Tag Archives: doctrines

The seminarian’s unexpected experience

It’s been five years since I went back to school. The goal was to finish up my undergrad so I could attend seminary. Now, three years into seminary and only 6 classes left, I have experienced some major shifts.

CST

I chose Claremont School of Theology (CST) for several reasons. First, I was attending a Methodist Church so it made sense. Second, I was attracted to Process Theology. Third, I wanted to attend a progressive seminary that was not only open but also inclusive of LGBTQ person’s. Fourth, I saw that CST was engaged in interreligious dialogue and education and felt this was important for any spiritual leader in the future.

The biggest part of that decision was attending a place that was open, diverse, and liberal leaning. I wanted to find a place where I could explore, question, and feel free to challenge and/or change any beliefs I needed to. I know this should be the goal of any religious education, but sadly it is not.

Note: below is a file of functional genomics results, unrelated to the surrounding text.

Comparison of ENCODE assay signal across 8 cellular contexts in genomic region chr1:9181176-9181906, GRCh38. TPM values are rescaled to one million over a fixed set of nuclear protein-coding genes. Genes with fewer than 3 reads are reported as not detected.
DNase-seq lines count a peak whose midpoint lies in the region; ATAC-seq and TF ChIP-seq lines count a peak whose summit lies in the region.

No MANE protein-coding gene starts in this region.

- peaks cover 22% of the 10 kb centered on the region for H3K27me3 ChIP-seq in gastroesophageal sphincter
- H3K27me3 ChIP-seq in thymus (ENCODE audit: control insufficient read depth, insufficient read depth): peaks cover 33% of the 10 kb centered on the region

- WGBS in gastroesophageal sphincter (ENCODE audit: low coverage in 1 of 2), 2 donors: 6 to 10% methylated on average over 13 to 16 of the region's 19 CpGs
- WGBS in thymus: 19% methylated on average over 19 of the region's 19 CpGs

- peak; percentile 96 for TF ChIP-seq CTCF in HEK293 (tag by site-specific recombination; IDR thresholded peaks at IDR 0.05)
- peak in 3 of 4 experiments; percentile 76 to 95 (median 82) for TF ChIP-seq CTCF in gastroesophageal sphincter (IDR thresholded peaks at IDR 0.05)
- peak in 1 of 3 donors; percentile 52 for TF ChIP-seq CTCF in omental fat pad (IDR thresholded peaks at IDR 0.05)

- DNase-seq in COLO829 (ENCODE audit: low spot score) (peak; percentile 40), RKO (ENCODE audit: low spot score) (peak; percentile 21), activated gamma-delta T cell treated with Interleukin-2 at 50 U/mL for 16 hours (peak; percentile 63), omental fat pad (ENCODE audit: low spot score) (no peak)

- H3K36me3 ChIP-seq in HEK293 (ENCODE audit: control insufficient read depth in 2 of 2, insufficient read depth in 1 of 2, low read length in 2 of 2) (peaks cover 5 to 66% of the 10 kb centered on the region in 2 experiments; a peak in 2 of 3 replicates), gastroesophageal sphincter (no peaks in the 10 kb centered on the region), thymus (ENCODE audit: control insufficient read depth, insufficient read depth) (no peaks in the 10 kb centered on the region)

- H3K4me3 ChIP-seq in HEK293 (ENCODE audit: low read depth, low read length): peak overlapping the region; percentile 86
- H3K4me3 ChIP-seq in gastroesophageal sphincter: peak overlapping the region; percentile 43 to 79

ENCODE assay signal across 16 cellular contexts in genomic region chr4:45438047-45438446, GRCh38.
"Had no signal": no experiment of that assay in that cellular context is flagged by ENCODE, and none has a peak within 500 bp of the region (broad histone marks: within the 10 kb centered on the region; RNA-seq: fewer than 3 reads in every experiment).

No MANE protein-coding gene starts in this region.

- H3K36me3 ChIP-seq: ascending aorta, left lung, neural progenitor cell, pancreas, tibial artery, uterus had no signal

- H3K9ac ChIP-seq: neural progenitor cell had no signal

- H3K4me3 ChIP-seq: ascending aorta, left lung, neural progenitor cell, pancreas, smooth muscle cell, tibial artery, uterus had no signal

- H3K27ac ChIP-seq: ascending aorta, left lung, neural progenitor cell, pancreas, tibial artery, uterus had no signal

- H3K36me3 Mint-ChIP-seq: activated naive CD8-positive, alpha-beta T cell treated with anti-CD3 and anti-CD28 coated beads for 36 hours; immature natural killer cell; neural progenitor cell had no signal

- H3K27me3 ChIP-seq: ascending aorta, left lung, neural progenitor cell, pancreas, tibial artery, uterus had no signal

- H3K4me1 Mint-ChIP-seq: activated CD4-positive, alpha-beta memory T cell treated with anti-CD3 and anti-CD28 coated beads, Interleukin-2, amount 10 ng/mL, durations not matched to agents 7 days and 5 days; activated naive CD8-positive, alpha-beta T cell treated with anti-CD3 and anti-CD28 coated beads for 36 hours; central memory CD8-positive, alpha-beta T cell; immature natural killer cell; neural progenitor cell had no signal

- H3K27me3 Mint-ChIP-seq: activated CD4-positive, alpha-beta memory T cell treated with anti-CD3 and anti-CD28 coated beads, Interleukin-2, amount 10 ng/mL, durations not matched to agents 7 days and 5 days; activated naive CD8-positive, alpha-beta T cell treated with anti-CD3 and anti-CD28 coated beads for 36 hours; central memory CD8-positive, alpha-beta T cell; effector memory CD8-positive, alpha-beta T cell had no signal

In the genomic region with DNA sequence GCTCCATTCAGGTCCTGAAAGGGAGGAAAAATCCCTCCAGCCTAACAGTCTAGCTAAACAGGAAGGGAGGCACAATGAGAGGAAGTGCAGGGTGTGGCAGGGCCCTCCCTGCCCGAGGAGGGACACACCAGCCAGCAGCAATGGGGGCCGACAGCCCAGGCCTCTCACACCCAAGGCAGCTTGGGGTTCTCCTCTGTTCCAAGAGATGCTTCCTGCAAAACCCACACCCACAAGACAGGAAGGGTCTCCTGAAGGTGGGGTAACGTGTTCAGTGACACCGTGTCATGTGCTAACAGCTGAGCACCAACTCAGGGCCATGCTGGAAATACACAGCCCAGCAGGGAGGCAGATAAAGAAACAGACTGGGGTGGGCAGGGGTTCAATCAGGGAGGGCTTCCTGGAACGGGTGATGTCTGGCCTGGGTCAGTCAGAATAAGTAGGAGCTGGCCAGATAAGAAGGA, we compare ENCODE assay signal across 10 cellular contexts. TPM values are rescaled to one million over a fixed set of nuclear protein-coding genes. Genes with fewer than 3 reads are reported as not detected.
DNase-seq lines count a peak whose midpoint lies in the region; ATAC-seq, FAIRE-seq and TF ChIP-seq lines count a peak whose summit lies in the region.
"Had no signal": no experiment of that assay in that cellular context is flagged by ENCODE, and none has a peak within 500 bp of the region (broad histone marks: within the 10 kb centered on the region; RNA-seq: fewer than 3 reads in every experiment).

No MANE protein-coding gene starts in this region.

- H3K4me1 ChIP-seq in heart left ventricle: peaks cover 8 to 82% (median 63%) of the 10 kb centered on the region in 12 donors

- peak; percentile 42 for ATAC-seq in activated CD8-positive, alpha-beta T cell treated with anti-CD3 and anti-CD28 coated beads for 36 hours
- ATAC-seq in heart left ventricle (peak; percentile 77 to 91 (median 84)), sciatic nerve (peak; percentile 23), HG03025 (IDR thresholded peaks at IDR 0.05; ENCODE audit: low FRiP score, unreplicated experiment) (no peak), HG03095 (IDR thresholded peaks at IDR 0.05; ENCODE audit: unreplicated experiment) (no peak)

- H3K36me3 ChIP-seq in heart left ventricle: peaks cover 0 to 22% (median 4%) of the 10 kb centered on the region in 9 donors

I have gone through a major theological shift since I first went back to complete my Bachelor’s degree in Biblical Studies five years ago. It seems like an eternity ago, but in the scheme of things five years is not all that long.

Yet, the theological shift has not been the most surprising to me. I had been on a journey for quite some time, and even though I was raised in a more conservative tradition, I had been drawn to people who were pushing the boundaries, asking tough questions, and inviting dialogue. Engaging in theology was not new.